‘Trouble in Mind’ juggles truth, equality on Tulane stage

Jada Roth, Senior Staff Reporter

Cast of “Trouble in Mind” (Cat Landrum)

In a seven-show run last week, the department of theatre and dance brought Alice Childress’ “Trouble in Mind” to the Tulane University stage.  

A play within a play, “Trouble in Mind” explores the Black experience during the civil rights era while juggling ideas of truth and equality. Given the 64-year delay between the announcement of its debut on Broadway and its actual Broadway debut — previews began on Oct. 29 — Childress’ work remains just as relevant today as it was in 1955

“I see ‘Trouble in Mind’ in relationship to the Montgomery Bus Boycott, in relationship to Ruby Bridges, in relationship to Emmett Till,” Director John “Ray” Proctor said. “Well, those events haven’t stopped. Events like that haven’t stopped … That’s why this play feels so contemporary.”

Act I sets the scene for the more turbulent Act II. The audience meets the characters and gets a taste of their rapport and relationships with one another. Wiletta Mayer is an experienced Black actress, who is excited to finally have a significant role on stage. She feels she has mastered being a Black woman in the theater industry and offers advice to her young colleague, John Nevins. Wiletta’s advice is termed “Uncle Tomming,” where she panders to the desires of white directors and producers, in order to further her career and accomplish her dreams. 

Aiyana Thomas (L) and Jared Goudsmit (R) (Cat Landrum)

As Act I progresses, it’s clear that Wiletta’s own advice is about to fail her. Aiyana Thomas excellently portrays a woman close to breaking, after seeming so stiffly positive at the start. Director Al Manners’ eccentricities and ignorance pushes Wiletta to a breaking point, which rears its head shortly after intermission.

In Act II, the focus quickly becomes the interactions of Wiletta and Al, who Jared Goudsmit electrically portrays as increasingly infuriating. Thomas and Goudsmit are both newly dressed in darker colors and suits, reflective of their impending blowout.

The cast and audience simultaneously discover that the anti-lynching play is only conditionally anti-lynching — Al discouraged the cast from reading the script ahead of time. While the rest of the actors are desperately trying to make peace with this revelation and ignore their own cognitive dissonance, Wiletta finally stands her ground, while appropriately wearing her power suit.

“Trouble in Mind” suddenly shifts from a subtle struggle with truth to an obvious, tumultuous one, with Al exclaiming that American people aren’t ready to see Black people the way they want to be seen. And while Childress wrote “Trouble in Mind” some 60 years ago, the resurgence of the Black Lives Matter movement in 2020 shows us that it and its messages are still extraordinarily relevant today.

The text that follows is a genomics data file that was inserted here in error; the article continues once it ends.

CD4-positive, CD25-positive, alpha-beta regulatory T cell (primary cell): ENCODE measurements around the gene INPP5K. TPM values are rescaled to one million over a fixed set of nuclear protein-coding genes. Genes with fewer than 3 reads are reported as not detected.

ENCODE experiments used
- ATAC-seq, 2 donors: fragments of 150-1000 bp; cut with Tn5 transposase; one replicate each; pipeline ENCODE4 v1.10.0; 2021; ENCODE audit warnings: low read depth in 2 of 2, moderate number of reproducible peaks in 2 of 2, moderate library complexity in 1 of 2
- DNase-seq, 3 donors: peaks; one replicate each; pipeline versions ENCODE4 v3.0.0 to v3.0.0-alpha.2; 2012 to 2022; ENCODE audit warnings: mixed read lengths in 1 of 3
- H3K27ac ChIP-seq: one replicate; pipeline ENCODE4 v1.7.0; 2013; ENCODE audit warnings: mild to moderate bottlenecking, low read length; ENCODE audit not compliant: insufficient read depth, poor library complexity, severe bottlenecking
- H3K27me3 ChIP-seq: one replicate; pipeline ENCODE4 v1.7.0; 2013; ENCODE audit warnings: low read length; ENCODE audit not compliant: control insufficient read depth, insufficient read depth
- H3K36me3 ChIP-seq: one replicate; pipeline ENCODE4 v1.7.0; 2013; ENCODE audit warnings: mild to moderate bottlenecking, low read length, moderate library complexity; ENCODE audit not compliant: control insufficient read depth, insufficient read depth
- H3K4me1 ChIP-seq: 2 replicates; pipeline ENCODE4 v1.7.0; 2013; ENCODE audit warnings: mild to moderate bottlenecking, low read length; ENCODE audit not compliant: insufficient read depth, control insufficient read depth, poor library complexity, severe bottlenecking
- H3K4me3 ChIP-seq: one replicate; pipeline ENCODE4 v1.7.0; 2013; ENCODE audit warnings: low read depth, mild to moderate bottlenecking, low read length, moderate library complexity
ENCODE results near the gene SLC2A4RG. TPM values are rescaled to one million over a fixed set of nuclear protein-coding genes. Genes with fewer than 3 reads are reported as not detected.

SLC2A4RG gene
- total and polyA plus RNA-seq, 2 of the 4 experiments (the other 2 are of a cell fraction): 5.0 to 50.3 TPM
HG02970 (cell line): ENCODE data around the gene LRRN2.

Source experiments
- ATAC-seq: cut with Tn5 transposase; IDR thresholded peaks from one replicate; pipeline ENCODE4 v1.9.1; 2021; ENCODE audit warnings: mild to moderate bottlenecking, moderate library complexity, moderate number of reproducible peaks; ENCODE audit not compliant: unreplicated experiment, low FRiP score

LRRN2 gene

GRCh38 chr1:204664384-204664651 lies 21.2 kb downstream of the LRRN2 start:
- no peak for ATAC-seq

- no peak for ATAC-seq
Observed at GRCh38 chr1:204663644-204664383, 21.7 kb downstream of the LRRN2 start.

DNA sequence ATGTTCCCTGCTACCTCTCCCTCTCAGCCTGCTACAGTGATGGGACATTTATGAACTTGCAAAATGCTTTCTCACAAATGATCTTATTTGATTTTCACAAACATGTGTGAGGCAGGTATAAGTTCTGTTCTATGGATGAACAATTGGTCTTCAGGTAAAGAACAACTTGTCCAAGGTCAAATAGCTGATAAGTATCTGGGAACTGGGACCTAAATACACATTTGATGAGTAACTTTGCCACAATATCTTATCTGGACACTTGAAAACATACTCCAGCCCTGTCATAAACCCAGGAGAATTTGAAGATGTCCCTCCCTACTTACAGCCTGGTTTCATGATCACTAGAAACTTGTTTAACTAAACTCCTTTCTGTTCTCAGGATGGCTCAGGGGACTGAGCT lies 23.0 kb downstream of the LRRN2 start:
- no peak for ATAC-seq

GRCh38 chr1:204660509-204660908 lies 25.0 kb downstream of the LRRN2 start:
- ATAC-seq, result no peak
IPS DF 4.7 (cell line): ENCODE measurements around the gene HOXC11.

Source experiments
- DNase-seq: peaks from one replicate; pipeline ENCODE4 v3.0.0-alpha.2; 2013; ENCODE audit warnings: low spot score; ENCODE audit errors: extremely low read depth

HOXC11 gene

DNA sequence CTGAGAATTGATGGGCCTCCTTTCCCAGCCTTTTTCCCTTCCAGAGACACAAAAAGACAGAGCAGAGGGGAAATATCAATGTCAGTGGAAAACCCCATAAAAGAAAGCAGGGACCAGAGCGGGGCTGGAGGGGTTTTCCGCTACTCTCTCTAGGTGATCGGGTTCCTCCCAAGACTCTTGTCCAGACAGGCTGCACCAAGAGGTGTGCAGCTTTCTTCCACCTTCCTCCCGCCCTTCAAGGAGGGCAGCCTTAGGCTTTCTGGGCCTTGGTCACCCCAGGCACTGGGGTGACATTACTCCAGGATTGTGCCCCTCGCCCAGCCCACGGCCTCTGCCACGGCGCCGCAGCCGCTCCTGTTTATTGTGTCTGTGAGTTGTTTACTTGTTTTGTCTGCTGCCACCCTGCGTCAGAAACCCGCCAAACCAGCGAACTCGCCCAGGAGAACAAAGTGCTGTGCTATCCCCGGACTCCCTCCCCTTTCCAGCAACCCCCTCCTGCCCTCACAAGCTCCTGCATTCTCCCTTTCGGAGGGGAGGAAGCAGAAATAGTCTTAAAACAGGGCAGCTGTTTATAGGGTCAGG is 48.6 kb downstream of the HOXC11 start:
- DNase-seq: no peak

As for the actual production, “Trouble in Mind” is staged in Tulane’s Alpert Lupin Memorial Theater. Originally, the play was set to be performed at the Southern Rep Theatre in the Tremé neighborhood of New Orleans. The production, however, was moved to Tulane’s campus following the surge in COVID-19 cases from the delta variant. 

Akira Shelton (Cat Landrum)

“We did not want attendance at this production to become a super spreader event. We did not want to risk the Black community in New Orleans to further higher risk of COVID,” Proctor said.

Given Tulane’s 97% campus vaccination rate, an on-campus production was deemed safest. Despite the change in plans, the Lupin brought “Trouble in Mind” to life as it immersed the audience in the production.

Actors come within inches of the first row, and the audience’s reactions — plus an occasional giggle from Proctor hidden in the back shadows — adds to the ambience of the comedy-drama. Audience chuckles enhance the high moments, while shocked gasps intensify the darker ones.

The cast is almost entirely Tulane students, and a lot of research went into preparing them for their roles. “This play is not just learning lines. It’s learning. It’s research … How did people move? How did they wear their hats? How did they hold their hands?” Proctor said.

The amount of attention that went into “Trouble in Mind” is evident. Upon entering the Lupin and viewing the set, it’s obvious that immense care and intentionality went into the production. Proctor and the cast were able to masterfully bring justice to Childress’ work. 

“Trouble in Mind” is beautifully nostalgic and jarringly pertinent. According to Proctor, “This play is about survival and existence. What do we have to do to survive? What are we willing to do to exist?”

The department’s next production, “Eclipsed,” opens Dec. 10 in the Lupin Theater.

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